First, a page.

The Science of Sustainability

New Fossils from the Caldecott Tunnel

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caldecot tunnel fossils"Paleo mitigation" work during the dig of the new Caldecott Tunnel bore has yielded fresh insight into a familiar set of rocks thanks to fossils like this Miocene horse molar. All photos courtesy CalTrans and PaleoResource Consultants.

The fourth bore for the Caldecott Tunnel, which connects Oakland and points west with Orinda and points east, is being dug day and night with the first drive-throughs slated for 2013. Part of the job is what Caltrans contracts call "paleontological mitigation": allowing fossil scientists to salvage resources—"fossils and the deposits they are found in"—that would otherwise be destroyed. A paleo mitigation agreement governs the Caldecott fourth bore project, and scientists shared some of the early results earlier this month.

Fossil hunting is tedious, exacting work, but there are those who love it. Kristin McCallister, a paleontologist for contractor PaleoResource, is shown here during early work at the job site, examining spoils.

paleontologist

The vast majority of fossils are microscopic and consist of plankton or pollen grains. But the big bones are sexy. Let's look at the pictures PaleoResource's Lanny Fisk showed at the CalPaleo 2011 meeting in Rocklin, starting with the leg bone of a rhinoceros.

caldecott rhino

Here are two vertebrae of a Miocene camel species.

caldecott camel

And this is the metatarsal bone of an ancient horse.

caldecott horse

Finally here's the upper jaw of an oreodont, an extinct browsing mammal the size of a sheep.

caldecott oreodont

All of these (plus bird, pronghorn and wolverine bones) were salvaged from rocks of the Orinda Formation that are about 11 million years old, a time late in the Miocene Epoch. The researchers also found hundreds of plant fossils for the first time in these rocks, including this laurel leaf.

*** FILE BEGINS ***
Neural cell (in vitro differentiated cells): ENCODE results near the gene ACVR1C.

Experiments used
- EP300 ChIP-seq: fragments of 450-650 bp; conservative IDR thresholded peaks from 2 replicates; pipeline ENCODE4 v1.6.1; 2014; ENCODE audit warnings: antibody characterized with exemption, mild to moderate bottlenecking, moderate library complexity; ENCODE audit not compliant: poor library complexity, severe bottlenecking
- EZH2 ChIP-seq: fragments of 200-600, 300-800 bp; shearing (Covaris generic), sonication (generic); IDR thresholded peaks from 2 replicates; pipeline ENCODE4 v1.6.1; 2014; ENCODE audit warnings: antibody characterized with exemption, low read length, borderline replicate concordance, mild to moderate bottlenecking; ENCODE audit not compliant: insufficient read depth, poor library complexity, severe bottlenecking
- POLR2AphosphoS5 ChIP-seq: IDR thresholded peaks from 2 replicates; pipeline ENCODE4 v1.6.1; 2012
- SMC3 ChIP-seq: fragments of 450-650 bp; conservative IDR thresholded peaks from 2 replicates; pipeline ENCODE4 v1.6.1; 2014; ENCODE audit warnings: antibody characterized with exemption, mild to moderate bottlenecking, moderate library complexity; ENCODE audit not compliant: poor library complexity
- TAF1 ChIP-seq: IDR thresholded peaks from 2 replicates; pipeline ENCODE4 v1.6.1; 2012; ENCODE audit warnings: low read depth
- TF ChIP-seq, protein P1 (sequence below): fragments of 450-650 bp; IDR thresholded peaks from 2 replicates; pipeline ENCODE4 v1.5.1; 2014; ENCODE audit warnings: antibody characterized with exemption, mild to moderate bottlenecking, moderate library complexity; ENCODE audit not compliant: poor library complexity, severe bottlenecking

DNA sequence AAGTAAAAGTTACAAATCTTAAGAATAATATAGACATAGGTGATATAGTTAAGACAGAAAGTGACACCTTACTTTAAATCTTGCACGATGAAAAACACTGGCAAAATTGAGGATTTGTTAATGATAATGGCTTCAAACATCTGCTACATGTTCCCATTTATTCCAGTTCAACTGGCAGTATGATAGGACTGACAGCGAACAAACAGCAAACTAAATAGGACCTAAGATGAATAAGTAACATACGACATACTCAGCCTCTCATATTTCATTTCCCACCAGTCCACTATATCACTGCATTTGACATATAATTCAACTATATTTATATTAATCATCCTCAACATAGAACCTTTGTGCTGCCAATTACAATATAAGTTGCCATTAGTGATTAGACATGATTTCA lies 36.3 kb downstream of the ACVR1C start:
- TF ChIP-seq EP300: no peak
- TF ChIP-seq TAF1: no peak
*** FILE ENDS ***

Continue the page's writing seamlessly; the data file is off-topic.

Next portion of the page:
caldecott laurel

The Orinda Formation makes up the eastern end of the bore. In the middle is the Claremont Formation, a cherty unit that holds up the highest part of the Berkeley Hills. This 1-inch clam is from the Claremont.

caldecott clam

Obviously this shows a change from a land to a sea environment as we go back in time.

At the west end of the bore is the still older Sobrante Formation. Fisk told the CalPaleo audience that this unit has yielded a large fish fossil fauna as well as some leaves and marine invertebrates (clams, crabs and plankton). He was particularly excited about the fish, which somewhat resemble cool-water fish of this age from northwestern Oregon.

One handicap that Fisk mentioned was difficulty getting into the tunnel, where paleontologists can watch the rock face and stop operations long enough to examine and salvage the best fossils. Working the spoils pile isn't good for getting exact locations and geological context for fossils. But the bore will be carried out in two passes, and maybe we can get another look at this unique dig.

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Category: Geology

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Andrew Alden

About the Author ()

Andrew Alden earned his geology degree at the University of New Hampshire and moved back to the Bay Area to work at the U.S. Geological Survey for six years. He has written on geology for About.com since its founding in 1997. In 2007, he started the Oakland Geology blog, which won recognition as "Best of the East Bay" from the East Bay Express in 2010. In writing about geology in the Bay Area and surroundings, he hopes to share some of the useful and pleasurable insights that geologists give us—not just facts about the deep past, but an attitude that might be called the deep present. Read his previous contributions to QUEST, a project dedicated to exploring the Science of Sustainability.
  • Jcr1929

    I found this very interesting but what was the first item 4.5 cm long and how do they know from such small samples what they are? none appear to be very large. 2n d question what signifies the Sobrante Formation & is it seperate from the Orinda or Moraga formations and what time frame is in in? JCR

  • Barbara

    Fascinating !